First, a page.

U.S. & World

New York City train derailment kills 4, hurts more than 60


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  • Ticus Cottonwood Heights, UT
    Dec. 2, 2013 11:04 a.m.

    A computer-controlled area-specific speed-limiter device should do the trick. Or, at the very least, a device that knows the max-speed based on your GPS location, and that makes an alarm sound if you're above the speed you're supposed to be. Also, the operator should be held liable for all the times the alarm goes off on their watch!

  • TA1 Alexandria, VA
    Dec. 2, 2013 7:55 a.m.

    @JBQ - the operator may well have acted correctly - only the final investigation "may" lend some insight. You may want to check the statement that the "conductor tried to apply the brakes" - a second person - and the brakes did not respond - this would be an interesting point for me. Finally - trains use air brakes - which require pressure to keep the brakes away from the wheels - so that if an air line is ruptured - the brake will be applied - more of a fail safe approach.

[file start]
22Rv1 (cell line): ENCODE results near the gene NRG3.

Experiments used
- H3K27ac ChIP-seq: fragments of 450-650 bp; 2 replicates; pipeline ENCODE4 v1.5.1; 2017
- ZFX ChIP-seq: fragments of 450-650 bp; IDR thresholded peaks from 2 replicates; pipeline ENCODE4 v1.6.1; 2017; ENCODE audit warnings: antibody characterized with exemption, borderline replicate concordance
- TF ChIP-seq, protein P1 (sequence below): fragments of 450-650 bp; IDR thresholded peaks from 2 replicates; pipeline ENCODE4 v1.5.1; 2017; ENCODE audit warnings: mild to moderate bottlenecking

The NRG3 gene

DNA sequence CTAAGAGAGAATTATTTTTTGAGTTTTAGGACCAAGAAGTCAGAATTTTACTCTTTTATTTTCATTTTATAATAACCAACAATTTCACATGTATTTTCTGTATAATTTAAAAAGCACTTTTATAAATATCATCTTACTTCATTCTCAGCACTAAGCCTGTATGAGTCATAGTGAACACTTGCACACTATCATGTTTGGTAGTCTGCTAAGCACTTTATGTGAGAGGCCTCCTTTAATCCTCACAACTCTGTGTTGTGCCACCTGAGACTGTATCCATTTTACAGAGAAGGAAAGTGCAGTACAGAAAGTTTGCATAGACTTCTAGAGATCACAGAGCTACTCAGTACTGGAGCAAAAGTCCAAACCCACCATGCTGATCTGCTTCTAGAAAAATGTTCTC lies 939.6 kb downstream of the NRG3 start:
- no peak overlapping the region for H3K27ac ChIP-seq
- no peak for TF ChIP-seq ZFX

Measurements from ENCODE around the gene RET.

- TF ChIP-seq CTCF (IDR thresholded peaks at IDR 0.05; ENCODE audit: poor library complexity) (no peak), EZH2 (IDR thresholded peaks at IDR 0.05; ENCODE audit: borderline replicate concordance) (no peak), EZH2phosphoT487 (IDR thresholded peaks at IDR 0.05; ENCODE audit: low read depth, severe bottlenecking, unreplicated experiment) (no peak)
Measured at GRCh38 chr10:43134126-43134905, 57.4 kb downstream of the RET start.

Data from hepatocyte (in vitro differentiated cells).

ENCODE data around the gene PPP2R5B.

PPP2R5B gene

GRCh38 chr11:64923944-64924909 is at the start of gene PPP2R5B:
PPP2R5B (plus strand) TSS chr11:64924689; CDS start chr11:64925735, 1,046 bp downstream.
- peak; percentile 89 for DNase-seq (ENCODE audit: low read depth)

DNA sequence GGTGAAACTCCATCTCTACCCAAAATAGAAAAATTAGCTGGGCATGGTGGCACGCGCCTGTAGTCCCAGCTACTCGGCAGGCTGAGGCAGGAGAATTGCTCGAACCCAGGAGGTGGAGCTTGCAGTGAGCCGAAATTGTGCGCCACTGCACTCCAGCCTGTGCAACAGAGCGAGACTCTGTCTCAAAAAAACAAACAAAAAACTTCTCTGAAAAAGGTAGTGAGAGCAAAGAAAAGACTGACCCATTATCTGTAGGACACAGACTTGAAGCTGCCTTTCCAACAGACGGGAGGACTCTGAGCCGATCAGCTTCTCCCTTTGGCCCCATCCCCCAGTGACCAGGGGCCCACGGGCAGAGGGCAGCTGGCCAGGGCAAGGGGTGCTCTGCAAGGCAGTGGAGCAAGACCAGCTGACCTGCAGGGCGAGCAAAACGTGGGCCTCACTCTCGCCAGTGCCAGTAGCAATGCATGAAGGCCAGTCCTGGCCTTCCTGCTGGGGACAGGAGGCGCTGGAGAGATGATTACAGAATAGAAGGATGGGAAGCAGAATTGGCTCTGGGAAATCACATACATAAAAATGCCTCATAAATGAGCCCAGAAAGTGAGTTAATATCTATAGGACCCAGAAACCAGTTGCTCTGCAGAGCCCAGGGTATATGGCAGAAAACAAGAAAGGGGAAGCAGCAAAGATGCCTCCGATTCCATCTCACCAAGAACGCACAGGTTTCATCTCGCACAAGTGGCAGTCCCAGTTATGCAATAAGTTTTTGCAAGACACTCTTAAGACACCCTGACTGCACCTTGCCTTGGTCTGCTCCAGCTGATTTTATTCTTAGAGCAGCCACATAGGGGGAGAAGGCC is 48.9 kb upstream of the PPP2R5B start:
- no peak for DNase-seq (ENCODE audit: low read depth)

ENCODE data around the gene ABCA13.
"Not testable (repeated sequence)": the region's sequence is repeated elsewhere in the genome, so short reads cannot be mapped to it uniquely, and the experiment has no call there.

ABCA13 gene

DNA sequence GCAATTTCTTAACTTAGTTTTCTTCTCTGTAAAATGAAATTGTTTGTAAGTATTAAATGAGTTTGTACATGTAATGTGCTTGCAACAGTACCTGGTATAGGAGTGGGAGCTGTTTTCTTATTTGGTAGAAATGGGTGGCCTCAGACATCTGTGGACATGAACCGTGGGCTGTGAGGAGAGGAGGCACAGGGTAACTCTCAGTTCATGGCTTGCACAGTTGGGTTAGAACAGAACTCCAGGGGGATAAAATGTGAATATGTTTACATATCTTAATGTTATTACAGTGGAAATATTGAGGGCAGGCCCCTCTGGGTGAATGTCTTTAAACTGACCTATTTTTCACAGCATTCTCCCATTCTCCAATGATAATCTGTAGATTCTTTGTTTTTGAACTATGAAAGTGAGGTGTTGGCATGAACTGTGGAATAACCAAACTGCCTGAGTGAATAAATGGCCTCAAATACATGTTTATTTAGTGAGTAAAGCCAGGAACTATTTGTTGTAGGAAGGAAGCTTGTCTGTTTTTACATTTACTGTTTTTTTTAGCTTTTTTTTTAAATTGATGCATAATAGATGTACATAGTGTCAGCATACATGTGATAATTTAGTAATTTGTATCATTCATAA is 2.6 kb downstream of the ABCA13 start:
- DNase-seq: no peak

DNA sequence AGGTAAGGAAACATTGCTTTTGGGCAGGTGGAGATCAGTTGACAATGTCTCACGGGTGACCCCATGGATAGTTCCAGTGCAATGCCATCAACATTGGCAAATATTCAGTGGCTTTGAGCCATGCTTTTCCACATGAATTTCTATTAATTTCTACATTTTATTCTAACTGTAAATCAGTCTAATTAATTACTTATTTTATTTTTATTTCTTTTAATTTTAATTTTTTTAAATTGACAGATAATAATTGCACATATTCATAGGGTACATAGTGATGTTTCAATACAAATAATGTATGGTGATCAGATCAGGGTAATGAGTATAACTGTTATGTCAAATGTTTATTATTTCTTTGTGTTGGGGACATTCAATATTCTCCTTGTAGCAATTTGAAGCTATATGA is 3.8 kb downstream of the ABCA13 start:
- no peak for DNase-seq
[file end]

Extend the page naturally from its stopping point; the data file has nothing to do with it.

• JBQ Saint Louis, MO
    Dec. 2, 2013 7:27 a.m.

    One of the New York papers quoted an engineer who looked at the photos and said that he knew right away that the train exceeded the 30 mph on the curve. The next question would be why? If this be true, then why didn't the operator do his duty? Was it negligence or what was it a controlled substance or even a text message.